Naturally, these episodes do not go unnoticed & Mother Superior is determined to handle Billy even if it means severely punishing him & then advising that punishment is necessary in addition to being good. Sister Margaret tries to help Billy & even invites him out to play with kids but fails miserably in her attempts to comfort the young man & make him feel at home due to Mother Superior's objections. Mother Superior continues to punish the child including a beating with a belt & ties him to a bed.
10 years later, Billy is now 18 & is working temporarily at Ira's Toy Store thanks to Sister Margaret. Things seem to be going pretty well. His co-workers & shoppers alike love him so it would seem that fate has finally smiled on the young chap. Billy even has a crush on the female co-worker Pamela & even has rather sensual dream where he envisions himself making love to her. All goes well until Christmas time rolls around & Billy is asked by his Mr. Simms to play Santa for the little children.
Billy finally snaps after having a few drinks at the store Christmas party when he sees co-worker Andy trying to sexually molest Pamela in the stock room & flashes of his traumatic past flood his mind. In a raging fit, he kills Andy & then proceeds to brutally stab Pamela. From then on, Billy leaves the store & his murderous rampage continues throughout the sleepy snow-covered town throughout the course of Christmas eve. Santa's got an Axe & he's ready to punish all those who have been naughty rather than nice.
Christmas Eve grows uglier & uglier as Billy kills every naughty person he comes in contact with from bullies sledding in the woods to a couple of fornicating teens in a nearby house. Perhaps the most gruesome yet cool death scene involves Denise (played by scream queen Linnea Quigley )being impaled on a deer's antlers. The police are now on the lookout for a man dressed up as Claus with a bloody Axe & it's only a matter of time before Billy makes his way back to the orphanage in hopes of killing Mother Superior.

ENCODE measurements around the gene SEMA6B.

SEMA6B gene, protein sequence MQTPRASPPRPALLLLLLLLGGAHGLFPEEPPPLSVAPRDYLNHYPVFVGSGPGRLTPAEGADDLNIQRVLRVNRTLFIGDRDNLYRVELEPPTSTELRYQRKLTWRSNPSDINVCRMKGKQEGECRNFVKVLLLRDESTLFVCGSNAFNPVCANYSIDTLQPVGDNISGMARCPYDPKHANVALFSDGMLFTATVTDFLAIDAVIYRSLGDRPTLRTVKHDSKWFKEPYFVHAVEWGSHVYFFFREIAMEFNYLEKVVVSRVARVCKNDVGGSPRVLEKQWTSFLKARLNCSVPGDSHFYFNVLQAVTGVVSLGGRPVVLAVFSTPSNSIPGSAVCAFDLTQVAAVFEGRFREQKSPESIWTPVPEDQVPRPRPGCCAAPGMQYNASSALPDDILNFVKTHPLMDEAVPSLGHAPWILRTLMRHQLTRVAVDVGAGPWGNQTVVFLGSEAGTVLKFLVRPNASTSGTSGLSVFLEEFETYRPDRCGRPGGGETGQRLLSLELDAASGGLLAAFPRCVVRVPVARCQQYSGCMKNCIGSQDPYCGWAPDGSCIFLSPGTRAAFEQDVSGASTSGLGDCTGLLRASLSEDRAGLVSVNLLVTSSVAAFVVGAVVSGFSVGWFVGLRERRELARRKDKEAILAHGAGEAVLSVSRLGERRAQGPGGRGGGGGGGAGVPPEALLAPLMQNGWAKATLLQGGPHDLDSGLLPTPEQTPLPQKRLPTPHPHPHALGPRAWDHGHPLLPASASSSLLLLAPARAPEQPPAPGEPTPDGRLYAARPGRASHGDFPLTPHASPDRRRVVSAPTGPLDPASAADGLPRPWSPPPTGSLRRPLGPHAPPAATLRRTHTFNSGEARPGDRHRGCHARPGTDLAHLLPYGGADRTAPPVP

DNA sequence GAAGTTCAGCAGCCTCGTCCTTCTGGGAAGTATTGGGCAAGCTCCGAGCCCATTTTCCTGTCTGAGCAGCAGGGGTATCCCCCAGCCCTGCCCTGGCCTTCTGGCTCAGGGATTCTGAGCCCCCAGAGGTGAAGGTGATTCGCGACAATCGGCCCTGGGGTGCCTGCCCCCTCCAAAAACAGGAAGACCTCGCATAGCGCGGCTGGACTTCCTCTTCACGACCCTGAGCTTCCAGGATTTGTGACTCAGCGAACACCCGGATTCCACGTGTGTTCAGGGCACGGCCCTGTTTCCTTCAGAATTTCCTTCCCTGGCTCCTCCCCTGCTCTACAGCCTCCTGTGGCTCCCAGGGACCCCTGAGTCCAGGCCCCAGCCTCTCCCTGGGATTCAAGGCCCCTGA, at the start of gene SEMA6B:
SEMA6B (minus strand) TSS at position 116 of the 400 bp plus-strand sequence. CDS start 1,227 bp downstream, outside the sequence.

Although not the most gory horror flick ever made, SNDN works well because of the intense performances & the psychological terror which builds with each scene. Rather than just being a slasher film meant to cash in on the holiday theme, Sellier's work is much more complex & disturbing as it deals with isolated incidents which are not uncommon in everyday life or today's headlines rather than using cartoonish death scenes like one might expect to see in any of the numerous holiday horror film sequels. The writers clearly fleshed out a real human being when they drafted their script & the viewer cannot help but feel sorry for Billy throughout the entire film.
To this day, SNDN is still my favorite Christmas holiday film & I've watched it many times through the years on VHS tapes & I own the uncut DVD which runs 85 mins rather than the 79 min theatrical cut. Not much has changed regarding controversy in horror films since 1984 I'm sad to report but I'm glad we are at least granted the option in most cases to see the films we want to see in the digital world of entertainment. After all, why should someone else make the final jurisdiction on what they deem appropriate for me to watch? Happy Holidays to everyone! Cenobite loves you!